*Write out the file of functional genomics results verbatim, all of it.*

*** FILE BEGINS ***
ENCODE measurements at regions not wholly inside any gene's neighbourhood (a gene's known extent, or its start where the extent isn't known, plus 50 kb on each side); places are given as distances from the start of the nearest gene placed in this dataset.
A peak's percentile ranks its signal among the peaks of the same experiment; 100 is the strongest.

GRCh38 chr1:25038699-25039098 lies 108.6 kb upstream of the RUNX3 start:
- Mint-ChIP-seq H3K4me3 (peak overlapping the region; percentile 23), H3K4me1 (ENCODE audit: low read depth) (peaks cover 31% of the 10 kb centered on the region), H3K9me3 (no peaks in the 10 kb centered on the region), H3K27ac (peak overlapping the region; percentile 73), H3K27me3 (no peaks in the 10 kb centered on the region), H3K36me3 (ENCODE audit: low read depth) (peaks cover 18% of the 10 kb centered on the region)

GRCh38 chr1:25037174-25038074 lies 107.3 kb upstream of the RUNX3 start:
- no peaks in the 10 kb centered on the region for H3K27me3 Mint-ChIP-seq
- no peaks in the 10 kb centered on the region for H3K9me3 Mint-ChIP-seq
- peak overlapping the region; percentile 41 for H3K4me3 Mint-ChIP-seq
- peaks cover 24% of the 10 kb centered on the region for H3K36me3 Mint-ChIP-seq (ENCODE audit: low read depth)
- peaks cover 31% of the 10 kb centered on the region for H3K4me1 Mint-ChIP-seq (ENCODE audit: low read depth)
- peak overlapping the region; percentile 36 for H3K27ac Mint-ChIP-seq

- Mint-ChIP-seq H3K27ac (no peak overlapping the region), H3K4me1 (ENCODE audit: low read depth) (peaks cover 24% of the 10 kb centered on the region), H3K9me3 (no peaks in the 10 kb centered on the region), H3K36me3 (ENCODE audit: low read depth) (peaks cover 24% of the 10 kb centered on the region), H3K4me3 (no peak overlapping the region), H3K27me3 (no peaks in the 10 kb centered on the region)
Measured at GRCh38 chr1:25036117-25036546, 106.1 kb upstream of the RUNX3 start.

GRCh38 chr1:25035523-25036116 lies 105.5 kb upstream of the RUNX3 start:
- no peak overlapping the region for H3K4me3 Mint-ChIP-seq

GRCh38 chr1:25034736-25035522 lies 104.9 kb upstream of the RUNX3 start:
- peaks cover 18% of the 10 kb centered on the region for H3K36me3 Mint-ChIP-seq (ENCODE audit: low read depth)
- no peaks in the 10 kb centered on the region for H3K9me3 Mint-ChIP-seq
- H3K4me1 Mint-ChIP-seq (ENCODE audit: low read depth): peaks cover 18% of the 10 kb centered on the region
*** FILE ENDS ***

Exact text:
ENCODE measurements at regions not wholly inside any gene's neighbourhood (a gene's known extent, or its start where the extent isn't known, plus 50 kb on each side); places are given as distances from the start of the nearest gene placed in this dataset.
A peak's percentile ranks its signal among the peaks of the same experiment; 100 is the strongest.

GRCh38 chr1:25038699-25039098 lies 108.6 kb upstream of the RUNX3 start:
- Mint-ChIP-seq H3K4me3 (peak overlapping the region; percentile 23), H3K4me1 (ENCODE audit: low read depth) (peaks cover 31% of the 10 kb centered on the region), H3K9me3 (no peaks in the 10 kb centered on the region), H3K27ac (peak overlapping the region; percentile 73), H3K27me3 (no peaks in the 10 kb centered on the region), H3K36me3 (ENCODE audit: low read depth) (peaks cover 18% of the 10 kb centered on the region)

GRCh38 chr1:25037174-25038074 lies 107.3 kb upstream of the RUNX3 start:
- no peaks in the 10 kb centered on the region for H3K27me3 Mint-ChIP-seq
- no peaks in the 10 kb centered on the region for H3K9me3 Mint-ChIP-seq
- peak overlapping the region; percentile 41 for H3K4me3 Mint-ChIP-seq
- peaks cover 24% of the 10 kb centered on the region for H3K36me3 Mint-ChIP-seq (ENCODE audit: low read depth)
- peaks cover 31% of the 10 kb centered on the region for H3K4me1 Mint-ChIP-seq (ENCODE audit: low read depth)
- peak overlapping the region; percentile 36 for H3K27ac Mint-ChIP-seq

- Mint-ChIP-seq H3K27ac (no peak overlapping the region), H3K4me1 (ENCODE audit: low read depth) (peaks cover 24% of the 10 kb centered on the region), H3K9me3 (no peaks in the 10 kb centered on the region), H3K36me3 (ENCODE audit: low read depth) (peaks cover 24% of the 10 kb centered on the region), H3K4me3 (no peak overlapping the region), H3K27me3 (no peaks in the 10 kb centered on the region)
Measured at GRCh38 chr1:25036117-25036546, 106.1 kb upstream of the RUNX3 start.

GRCh38 chr1:25035523-25036116 lies 105.5 kb upstream of the RUNX3 start:
- no peak overlapping the region for H3K4me3 Mint-ChIP-seq

GRCh38 chr1:25034736-25035522 lies 104.9 kb upstream of the RUNX3 start:
- peaks cover 18% of the 10 kb centered on the region for H3K36me3 Mint-ChIP-seq (ENCODE audit: low read depth)
- no peaks in the 10 kb centered on the region for H3K9me3 Mint-ChIP-seq
- H3K4me1 Mint-ChIP-seq (ENCODE audit: low read depth): peaks cover 18% of the 10 kb centered on the region